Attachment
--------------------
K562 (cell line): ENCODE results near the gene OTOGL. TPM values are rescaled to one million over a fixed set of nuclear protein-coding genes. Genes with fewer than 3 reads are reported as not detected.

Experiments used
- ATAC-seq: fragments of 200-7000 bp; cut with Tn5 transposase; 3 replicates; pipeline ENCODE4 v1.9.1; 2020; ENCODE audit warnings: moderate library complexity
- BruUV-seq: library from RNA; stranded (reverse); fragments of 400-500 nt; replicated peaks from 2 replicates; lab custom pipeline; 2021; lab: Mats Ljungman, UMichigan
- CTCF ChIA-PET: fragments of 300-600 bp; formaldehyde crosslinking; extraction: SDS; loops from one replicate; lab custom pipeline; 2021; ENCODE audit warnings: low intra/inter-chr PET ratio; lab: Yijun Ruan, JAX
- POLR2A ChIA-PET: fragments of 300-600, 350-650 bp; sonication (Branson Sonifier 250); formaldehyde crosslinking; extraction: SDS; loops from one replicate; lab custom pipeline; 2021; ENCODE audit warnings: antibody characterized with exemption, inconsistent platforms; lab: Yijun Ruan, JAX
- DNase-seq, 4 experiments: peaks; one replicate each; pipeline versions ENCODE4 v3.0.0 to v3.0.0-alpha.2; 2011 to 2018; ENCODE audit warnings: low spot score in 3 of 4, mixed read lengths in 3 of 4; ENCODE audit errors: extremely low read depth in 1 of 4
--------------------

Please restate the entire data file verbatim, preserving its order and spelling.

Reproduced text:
K562 (cell line): ENCODE results near the gene OTOGL. TPM values are rescaled to one million over a fixed set of nuclear protein-coding genes. Genes with fewer than 3 reads are reported as not detected.

Experiments used
- ATAC-seq: fragments of 200-7000 bp; cut with Tn5 transposase; 3 replicates; pipeline ENCODE4 v1.9.1; 2020; ENCODE audit warnings: moderate library complexity
- BruUV-seq: library from RNA; stranded (reverse); fragments of 400-500 nt; replicated peaks from 2 replicates; lab custom pipeline; 2021; lab: Mats Ljungman, UMichigan
- CTCF ChIA-PET: fragments of 300-600 bp; formaldehyde crosslinking; extraction: SDS; loops from one replicate; lab custom pipeline; 2021; ENCODE audit warnings: low intra/inter-chr PET ratio; lab: Yijun Ruan, JAX
- POLR2A ChIA-PET: fragments of 300-600, 350-650 bp; sonication (Branson Sonifier 250); formaldehyde crosslinking; extraction: SDS; loops from one replicate; lab custom pipeline; 2021; ENCODE audit warnings: antibody characterized with exemption, inconsistent platforms; lab: Yijun Ruan, JAX
- DNase-seq, 4 experiments: peaks; one replicate each; pipeline versions ENCODE4 v3.0.0 to v3.0.0-alpha.2; 2011 to 2018; ENCODE audit warnings: low spot score in 3 of 4, mixed read lengths in 3 of 4; ENCODE audit errors: extremely low read depth in 1 of 4